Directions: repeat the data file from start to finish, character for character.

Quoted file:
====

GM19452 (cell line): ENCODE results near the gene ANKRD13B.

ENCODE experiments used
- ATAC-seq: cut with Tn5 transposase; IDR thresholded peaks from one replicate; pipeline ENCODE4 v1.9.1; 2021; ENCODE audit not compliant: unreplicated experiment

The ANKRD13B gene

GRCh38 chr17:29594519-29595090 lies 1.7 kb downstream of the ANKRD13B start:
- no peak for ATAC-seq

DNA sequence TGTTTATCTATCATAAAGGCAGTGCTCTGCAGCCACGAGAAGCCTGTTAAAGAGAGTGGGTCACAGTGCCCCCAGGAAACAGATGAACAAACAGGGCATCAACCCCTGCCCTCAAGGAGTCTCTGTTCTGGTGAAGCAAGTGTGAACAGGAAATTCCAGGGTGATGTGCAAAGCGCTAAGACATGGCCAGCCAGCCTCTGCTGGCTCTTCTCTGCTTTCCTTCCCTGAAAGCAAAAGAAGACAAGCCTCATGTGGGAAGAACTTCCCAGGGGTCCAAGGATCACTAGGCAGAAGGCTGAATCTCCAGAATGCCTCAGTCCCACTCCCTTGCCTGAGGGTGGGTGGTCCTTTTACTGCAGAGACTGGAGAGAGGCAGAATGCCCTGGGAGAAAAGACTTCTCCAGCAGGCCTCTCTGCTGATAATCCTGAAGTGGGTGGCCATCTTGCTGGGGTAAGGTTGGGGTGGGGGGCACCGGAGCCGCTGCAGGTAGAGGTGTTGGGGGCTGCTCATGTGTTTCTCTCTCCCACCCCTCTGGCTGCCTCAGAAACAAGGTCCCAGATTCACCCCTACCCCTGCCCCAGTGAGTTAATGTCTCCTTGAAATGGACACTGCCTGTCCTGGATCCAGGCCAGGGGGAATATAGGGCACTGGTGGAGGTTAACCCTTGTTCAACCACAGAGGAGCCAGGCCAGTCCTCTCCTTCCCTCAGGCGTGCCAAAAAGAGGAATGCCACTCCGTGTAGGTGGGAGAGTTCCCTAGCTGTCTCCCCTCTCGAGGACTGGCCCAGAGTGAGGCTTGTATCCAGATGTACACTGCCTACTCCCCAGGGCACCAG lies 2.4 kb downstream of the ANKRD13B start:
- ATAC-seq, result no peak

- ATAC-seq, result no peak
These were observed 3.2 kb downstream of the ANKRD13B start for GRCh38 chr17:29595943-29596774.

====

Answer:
GM19452 (cell line): ENCODE results near the gene ANKRD13B.

ENCODE experiments used
- ATAC-seq: cut with Tn5 transposase; IDR thresholded peaks from one replicate; pipeline ENCODE4 v1.9.1; 2021; ENCODE audit not compliant: unreplicated experiment

The ANKRD13B gene

GRCh38 chr17:29594519-29595090 lies 1.7 kb downstream of the ANKRD13B start:
- no peak for ATAC-seq

DNA sequence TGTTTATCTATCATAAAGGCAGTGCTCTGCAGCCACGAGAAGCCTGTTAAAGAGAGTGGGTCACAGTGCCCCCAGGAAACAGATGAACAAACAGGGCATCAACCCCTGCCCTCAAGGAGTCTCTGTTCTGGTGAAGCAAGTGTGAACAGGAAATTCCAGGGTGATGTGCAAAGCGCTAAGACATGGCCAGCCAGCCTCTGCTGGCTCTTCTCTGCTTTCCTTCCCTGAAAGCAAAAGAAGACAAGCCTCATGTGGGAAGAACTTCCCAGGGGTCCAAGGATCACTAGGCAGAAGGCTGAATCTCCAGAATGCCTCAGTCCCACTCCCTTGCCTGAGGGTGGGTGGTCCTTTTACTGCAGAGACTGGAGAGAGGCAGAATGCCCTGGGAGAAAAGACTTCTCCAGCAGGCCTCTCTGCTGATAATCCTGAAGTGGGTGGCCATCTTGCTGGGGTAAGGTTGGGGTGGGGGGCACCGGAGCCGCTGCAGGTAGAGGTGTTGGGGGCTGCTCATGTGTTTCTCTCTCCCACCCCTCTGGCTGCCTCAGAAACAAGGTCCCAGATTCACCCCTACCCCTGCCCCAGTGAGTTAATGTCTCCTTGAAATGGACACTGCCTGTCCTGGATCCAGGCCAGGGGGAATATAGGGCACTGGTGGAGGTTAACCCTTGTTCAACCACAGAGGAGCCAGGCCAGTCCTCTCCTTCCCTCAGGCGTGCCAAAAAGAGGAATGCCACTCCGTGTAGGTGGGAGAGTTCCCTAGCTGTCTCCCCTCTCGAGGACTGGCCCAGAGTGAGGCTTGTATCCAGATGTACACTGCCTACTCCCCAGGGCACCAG lies 2.4 kb downstream of the ANKRD13B start:
- ATAC-seq, result no peak

- ATAC-seq, result no peak
These were observed 3.2 kb downstream of the ANKRD13B start for GRCh38 chr17:29595943-29596774.